On Sept. 21 from 2-8 p.m., Raleigh Little Theatre and The Pour House Music Hall are coming together to put on their fifth year of Groove in the Garden at Raleigh Little Theatre. The live music festival intends to bring awareness to local artists while still being cheap and accessible for all.
According to Charles Phaneuf, executive director of Raleigh Little Theatre, there will be eight performances by local artists. The performers are Sarah Shook & The Disarmers, Kooley High, The Hot at Nights, Urban Soil, Arson Daily, Caseymagic, Clint Roberts and Into the Fog.
Adam Lindstaedt, owner and talent buyer of The Pour House Music Hall, said Groove in the Garden is a chance to give a platform to local artists who deserve or are on their way to a larger platform.
“It’s a nice selection of acts across genres,” Lindstaedt said. “We feel like they are either in the process of breaking, or have already broken or they’re on their way up to go beyond the local scene and make an impact, nationally and internationally, with their music. This is our opportunity to shine a light on the bands that we feel have the most promise.”
According to Phaneuf, this is the first year that Groove in the Garden will have a non-musical act in the form of a Caseymagic, a magician.
“We’ve got a magician for the first time,” Phaneuf said. “His name is Michael Casey. He’s performing at 5:15 on the Garden Stage, and Michael has performed for a who’s who of celebrities. He did Nicole Kidman’s birthday party last year. He’s a hugely successful punk rock comedian who people around here don’t know, but they should.”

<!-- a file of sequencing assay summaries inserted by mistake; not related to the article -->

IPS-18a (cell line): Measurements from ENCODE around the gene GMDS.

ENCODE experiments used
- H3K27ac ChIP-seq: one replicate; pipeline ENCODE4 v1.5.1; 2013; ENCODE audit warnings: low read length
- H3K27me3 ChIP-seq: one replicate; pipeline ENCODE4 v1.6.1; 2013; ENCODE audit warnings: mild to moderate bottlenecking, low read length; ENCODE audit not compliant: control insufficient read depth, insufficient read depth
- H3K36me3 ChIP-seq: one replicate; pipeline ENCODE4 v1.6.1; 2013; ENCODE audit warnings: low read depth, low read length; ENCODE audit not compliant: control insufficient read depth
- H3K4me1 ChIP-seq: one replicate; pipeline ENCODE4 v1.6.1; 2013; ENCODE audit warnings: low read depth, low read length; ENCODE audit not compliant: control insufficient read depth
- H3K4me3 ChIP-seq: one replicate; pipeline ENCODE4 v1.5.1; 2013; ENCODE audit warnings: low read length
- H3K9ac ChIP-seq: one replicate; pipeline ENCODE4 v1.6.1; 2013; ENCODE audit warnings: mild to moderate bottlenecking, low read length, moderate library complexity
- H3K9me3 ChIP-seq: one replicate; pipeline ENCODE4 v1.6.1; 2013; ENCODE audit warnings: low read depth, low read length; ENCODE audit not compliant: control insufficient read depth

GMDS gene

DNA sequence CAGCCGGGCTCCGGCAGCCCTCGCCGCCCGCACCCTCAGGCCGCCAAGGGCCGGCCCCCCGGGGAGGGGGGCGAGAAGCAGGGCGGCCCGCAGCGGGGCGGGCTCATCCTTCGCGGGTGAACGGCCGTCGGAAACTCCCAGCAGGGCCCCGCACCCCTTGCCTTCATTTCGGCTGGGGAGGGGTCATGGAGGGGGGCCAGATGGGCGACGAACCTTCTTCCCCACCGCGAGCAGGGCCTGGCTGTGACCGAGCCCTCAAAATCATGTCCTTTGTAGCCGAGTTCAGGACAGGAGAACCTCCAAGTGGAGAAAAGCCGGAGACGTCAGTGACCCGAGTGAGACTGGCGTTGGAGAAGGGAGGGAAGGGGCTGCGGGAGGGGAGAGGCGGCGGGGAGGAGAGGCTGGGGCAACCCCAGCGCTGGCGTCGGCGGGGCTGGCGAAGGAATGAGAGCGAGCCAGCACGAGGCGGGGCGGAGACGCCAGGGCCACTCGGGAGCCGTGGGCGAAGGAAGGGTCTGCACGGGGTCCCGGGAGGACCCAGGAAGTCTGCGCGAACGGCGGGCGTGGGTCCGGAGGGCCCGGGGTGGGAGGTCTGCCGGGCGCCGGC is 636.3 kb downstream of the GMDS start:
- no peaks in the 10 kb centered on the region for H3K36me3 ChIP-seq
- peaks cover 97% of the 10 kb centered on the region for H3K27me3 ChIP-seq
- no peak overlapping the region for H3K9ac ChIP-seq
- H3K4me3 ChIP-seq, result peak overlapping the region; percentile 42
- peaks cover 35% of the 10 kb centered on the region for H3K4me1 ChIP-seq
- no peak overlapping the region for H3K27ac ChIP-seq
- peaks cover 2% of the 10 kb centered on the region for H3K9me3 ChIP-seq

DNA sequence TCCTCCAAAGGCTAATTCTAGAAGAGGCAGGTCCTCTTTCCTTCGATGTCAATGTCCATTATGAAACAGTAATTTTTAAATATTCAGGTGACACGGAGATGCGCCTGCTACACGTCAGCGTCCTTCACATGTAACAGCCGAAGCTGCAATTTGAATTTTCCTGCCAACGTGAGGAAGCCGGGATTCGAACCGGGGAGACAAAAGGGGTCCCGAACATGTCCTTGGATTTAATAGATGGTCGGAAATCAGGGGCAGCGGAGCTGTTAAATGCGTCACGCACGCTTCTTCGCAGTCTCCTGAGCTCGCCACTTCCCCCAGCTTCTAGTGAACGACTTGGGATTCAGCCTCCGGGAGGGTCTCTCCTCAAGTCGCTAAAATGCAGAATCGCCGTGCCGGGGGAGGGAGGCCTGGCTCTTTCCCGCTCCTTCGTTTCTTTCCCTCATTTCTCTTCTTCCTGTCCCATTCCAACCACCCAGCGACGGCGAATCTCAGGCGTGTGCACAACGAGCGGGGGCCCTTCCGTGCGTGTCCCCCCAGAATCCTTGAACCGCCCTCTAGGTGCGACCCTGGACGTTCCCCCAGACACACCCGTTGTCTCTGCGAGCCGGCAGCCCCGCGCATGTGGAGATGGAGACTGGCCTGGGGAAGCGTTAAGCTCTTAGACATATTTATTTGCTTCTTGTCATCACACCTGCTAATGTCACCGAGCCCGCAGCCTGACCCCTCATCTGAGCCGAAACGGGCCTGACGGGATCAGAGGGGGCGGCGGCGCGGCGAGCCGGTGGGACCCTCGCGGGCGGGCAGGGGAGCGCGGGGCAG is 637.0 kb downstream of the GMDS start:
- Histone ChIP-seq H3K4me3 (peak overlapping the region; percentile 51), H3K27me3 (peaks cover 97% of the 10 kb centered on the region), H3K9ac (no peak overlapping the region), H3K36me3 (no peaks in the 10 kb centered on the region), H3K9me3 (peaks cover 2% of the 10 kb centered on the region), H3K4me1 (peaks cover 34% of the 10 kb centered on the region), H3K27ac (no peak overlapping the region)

Phaneuf said there has been a level of inaccessibility in local music festivals that he felt needed to be fixed. Groove in the Garden was designed to be cheap and accessible, but still give attendees the feel of a music festival.
“Nothing against Hopscotch or Moogfest, I mean I go to them, but for this event, tickets are $15 in advance and $20 the day of,” Phaneuf said. “We noticed that there wasn’t really anything in that price point, and there’s all of these people who love local music, but if you can’t drop $200 or more, sometimes you’re priced out of those events, and we felt like there was a really neat opportunity to fill in that area.”
Lindstaedt said this event is important to the growth of Raleigh because cities rely on the arts to attract visitors.
“I feel like the arts, not just music, are what in my opinion drive a city forward,” Lindstaedt said. “That’s what people are interested in and that’s what attracts them to those places, and it’s really what makes a place interesting. We’re super lucky in North Carolina, and more specifically Raleigh and the Triangle area, to have such a huge number of great bands to choose from. It’s really important for folks to be aware of these people.”
Lindstaedt hopes Groove in the Garden leads to continuing support for the local artists performing at the event.
“It’s a cheap way and a very accessible way to get a wide range or sampling of the talent that we have in this area,” Lindstaedt said. “I feel like folks that do come to Groove in the Garden will start coming into shows at the Pour House, at Kings, Red Hat, Lincoln Theater. I think the more we can get great music in front of people and let them know that it’s there, and we want them to be there and be a part of this whole movement we’ve got going on, it’s just another piece of the puzzle to making Raleigh a great place for live music.”
Tickets for the event are $15 until the day of the event when they will rise to $20. This year, attendees can buy a four-pack of tickets for the price of three. Tickets can be purchased from the Eventbrite page which also features more information about all of the artists performing.